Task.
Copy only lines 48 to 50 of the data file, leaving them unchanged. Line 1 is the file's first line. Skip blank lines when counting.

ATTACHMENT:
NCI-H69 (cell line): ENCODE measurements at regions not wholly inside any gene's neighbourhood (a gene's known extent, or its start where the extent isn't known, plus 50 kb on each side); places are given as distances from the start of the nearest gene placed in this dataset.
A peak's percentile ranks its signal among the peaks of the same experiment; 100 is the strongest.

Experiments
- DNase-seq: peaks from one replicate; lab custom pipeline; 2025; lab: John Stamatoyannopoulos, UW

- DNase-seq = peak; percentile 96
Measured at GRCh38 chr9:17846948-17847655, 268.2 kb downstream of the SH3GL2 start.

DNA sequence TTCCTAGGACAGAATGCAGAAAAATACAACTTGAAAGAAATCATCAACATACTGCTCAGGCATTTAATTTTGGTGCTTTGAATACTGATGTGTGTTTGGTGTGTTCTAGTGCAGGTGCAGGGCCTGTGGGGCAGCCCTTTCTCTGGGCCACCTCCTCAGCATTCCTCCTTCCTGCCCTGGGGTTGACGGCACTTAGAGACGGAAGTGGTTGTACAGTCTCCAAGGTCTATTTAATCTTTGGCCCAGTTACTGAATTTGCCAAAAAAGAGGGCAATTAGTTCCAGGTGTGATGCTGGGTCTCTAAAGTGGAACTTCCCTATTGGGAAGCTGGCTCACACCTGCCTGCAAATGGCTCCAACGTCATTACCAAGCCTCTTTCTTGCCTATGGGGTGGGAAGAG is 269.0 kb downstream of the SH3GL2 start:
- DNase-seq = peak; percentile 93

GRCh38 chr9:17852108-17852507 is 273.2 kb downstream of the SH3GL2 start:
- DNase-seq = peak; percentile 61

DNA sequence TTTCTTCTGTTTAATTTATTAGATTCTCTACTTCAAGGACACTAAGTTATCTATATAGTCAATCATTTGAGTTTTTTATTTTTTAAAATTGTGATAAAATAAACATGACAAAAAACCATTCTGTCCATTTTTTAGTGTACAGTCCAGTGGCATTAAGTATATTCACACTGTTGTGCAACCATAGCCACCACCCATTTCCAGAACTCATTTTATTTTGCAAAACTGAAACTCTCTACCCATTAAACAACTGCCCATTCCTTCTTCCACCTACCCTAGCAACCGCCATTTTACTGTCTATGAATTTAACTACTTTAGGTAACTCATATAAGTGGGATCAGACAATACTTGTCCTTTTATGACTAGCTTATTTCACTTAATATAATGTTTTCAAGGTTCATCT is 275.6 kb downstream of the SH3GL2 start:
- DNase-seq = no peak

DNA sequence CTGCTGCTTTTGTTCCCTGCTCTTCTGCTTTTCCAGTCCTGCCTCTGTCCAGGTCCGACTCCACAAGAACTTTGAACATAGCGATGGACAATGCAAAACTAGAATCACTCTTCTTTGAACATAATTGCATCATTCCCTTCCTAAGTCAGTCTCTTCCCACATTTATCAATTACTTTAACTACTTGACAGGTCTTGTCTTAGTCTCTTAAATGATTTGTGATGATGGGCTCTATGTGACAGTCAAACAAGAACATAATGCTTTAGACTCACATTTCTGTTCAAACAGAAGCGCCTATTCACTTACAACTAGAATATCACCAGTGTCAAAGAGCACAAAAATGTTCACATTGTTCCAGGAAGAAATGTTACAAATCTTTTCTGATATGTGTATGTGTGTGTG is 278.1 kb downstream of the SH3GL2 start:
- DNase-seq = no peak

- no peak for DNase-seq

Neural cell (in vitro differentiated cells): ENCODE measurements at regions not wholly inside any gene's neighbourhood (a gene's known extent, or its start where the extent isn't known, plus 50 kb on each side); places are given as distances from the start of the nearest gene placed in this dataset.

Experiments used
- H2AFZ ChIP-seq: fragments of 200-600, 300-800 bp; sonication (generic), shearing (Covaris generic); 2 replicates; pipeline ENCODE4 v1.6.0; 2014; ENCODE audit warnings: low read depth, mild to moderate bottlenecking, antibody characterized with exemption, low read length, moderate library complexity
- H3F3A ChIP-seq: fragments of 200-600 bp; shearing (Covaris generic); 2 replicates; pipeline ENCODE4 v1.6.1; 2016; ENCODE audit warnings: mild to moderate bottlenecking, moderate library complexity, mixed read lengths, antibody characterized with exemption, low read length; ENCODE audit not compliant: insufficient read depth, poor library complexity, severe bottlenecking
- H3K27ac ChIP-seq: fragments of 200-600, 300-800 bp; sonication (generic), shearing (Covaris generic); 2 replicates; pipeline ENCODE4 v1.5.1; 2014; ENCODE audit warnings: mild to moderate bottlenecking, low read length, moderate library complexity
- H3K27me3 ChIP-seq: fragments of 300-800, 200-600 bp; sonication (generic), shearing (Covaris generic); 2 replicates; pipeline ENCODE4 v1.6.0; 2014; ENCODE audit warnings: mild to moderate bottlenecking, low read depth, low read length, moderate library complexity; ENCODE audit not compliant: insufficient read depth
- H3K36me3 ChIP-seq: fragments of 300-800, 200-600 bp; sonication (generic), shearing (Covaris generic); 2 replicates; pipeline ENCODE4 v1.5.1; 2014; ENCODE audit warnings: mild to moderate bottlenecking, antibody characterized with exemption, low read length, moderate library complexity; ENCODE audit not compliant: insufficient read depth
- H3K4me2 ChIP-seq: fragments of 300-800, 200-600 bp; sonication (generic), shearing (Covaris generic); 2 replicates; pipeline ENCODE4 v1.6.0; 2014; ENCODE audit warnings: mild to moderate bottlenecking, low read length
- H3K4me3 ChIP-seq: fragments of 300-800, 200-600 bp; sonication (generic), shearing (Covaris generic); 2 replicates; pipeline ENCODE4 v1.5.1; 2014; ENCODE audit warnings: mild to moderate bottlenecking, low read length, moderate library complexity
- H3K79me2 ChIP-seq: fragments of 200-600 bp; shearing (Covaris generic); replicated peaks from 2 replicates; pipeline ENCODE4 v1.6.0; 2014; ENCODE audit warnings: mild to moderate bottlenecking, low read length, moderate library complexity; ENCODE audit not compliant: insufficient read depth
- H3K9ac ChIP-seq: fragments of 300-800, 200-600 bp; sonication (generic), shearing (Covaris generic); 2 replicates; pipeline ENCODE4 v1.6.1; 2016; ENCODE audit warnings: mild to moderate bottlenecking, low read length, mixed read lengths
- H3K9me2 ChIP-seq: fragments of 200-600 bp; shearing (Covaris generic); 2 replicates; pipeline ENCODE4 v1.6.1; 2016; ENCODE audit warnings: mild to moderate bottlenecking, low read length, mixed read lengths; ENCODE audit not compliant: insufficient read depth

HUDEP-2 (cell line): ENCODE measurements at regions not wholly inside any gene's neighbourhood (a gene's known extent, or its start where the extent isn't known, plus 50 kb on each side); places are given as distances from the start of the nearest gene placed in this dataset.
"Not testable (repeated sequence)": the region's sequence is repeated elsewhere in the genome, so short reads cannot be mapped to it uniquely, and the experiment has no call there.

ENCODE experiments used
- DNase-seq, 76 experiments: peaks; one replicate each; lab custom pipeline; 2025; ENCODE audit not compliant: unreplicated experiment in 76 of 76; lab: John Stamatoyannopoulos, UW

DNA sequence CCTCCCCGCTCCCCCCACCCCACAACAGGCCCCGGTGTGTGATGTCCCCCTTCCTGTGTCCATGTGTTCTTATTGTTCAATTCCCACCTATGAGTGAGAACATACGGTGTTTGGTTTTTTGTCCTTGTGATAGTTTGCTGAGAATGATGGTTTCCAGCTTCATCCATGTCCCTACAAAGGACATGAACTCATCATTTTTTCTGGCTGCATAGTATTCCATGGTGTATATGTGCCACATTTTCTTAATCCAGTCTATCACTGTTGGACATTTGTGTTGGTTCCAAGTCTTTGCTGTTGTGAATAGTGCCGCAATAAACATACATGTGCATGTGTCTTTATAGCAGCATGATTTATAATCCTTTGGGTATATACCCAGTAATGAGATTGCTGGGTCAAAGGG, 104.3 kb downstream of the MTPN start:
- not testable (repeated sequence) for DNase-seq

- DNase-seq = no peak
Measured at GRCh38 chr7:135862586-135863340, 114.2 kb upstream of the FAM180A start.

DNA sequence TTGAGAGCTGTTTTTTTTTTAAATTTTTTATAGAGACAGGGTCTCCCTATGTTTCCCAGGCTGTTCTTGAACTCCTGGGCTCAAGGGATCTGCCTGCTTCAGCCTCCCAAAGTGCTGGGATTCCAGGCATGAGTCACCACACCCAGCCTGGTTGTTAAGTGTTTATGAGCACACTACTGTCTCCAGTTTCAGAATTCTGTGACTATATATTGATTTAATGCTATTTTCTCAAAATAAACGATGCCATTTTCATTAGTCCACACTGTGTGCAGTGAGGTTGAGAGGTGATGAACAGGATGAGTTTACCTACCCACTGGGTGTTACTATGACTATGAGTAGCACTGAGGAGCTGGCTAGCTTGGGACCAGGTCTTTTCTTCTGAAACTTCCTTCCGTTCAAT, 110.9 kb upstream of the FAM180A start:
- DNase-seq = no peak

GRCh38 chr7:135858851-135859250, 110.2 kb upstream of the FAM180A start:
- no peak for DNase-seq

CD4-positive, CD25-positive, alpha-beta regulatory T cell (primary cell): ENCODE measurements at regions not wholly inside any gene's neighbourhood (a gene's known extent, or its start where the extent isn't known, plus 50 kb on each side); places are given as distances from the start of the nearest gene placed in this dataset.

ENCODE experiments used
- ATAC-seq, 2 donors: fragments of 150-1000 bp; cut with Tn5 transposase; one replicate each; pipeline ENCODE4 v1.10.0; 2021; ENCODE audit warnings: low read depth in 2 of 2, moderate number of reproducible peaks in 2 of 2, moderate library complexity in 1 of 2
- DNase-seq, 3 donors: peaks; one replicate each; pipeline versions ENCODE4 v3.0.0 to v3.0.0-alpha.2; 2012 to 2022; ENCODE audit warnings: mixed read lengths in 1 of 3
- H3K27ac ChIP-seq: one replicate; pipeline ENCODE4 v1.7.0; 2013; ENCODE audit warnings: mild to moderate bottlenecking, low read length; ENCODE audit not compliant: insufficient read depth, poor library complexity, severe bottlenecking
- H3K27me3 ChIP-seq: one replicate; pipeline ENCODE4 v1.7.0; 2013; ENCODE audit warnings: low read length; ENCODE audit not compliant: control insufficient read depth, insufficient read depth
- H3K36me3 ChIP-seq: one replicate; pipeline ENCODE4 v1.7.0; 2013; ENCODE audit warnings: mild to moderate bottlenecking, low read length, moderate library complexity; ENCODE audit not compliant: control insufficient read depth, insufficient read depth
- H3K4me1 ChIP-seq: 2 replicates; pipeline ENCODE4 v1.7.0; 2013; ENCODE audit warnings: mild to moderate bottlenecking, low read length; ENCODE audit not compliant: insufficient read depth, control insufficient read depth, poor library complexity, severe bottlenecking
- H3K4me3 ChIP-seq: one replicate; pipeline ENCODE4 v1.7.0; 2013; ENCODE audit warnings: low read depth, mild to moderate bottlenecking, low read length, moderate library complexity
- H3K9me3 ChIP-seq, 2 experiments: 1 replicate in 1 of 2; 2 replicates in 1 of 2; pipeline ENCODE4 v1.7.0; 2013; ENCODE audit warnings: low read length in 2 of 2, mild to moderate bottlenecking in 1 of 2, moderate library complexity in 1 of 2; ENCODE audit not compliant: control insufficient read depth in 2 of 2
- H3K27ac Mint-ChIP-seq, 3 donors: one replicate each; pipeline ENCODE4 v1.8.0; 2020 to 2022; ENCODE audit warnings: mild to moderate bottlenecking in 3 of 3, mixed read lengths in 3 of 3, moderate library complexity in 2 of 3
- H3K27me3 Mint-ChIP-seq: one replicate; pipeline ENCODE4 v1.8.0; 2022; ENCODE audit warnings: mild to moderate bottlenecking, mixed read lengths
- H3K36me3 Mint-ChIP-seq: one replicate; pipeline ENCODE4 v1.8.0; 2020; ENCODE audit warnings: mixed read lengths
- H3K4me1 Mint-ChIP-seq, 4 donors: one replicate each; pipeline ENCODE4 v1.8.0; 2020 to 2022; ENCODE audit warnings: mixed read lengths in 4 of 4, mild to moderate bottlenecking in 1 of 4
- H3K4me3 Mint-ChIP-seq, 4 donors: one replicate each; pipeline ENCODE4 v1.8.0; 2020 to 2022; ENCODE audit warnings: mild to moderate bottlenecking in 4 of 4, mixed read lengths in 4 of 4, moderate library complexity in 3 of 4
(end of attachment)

- H3K4me3 ChIP-seq: one replicate; pipeline ENCODE4 v1.7.0; 2013; ENCODE audit warnings: low read depth, mild to moderate bottlenecking, low read length, moderate library complexity
- H3K9me3 ChIP-seq, 2 experiments: 1 replicate in 1 of 2; 2 replicates in 1 of 2; pipeline ENCODE4 v1.7.0; 2013; ENCODE audit warnings: low read length in 2 of 2, mild to moderate bottlenecking in 1 of 2, moderate library complexity in 1 of 2; ENCODE audit not compliant: control insufficient read depth in 2 of 2
- H3K27ac Mint-ChIP-seq, 3 donors: one replicate each; pipeline ENCODE4 v1.8.0; 2020 to 2022; ENCODE audit warnings: mild to moderate bottlenecking in 3 of 3, mixed read lengths in 3 of 3, moderate library complexity in 2 of 3